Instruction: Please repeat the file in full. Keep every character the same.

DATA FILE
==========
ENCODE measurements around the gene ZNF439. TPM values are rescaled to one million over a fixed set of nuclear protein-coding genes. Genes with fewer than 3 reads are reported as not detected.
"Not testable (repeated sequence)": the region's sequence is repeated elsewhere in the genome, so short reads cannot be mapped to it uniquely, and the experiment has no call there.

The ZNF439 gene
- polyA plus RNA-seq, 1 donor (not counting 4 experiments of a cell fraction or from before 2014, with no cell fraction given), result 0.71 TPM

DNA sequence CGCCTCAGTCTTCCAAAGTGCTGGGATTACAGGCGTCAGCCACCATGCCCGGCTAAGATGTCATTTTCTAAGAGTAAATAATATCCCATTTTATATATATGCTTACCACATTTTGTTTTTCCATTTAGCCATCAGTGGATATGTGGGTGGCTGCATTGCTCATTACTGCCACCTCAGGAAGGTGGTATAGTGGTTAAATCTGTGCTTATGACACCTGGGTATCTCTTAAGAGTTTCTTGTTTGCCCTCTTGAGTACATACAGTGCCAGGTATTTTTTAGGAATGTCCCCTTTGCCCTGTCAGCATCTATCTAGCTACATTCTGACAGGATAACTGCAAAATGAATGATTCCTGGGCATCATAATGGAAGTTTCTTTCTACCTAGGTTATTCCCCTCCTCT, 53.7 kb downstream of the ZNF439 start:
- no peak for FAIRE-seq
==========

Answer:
ENCODE measurements around the gene ZNF439. TPM values are rescaled to one million over a fixed set of nuclear protein-coding genes. Genes with fewer than 3 reads are reported as not detected.
"Not testable (repeated sequence)": the region's sequence is repeated elsewhere in the genome, so short reads cannot be mapped to it uniquely, and the experiment has no call there.

The ZNF439 gene
- polyA plus RNA-seq, 1 donor (not counting 4 experiments of a cell fraction or from before 2014, with no cell fraction given), result 0.71 TPM

DNA sequence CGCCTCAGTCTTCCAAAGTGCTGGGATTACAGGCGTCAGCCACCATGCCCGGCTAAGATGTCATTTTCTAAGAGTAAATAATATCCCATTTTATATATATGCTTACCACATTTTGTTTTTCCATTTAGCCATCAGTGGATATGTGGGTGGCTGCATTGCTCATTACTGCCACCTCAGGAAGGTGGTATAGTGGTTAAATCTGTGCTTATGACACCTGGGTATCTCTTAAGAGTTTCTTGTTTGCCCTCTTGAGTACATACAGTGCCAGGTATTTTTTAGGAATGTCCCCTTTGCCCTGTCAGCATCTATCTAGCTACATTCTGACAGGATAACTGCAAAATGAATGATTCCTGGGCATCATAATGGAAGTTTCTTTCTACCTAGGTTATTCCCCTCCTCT, 53.7 kb downstream of the ZNF439 start:
- no peak for FAIRE-seq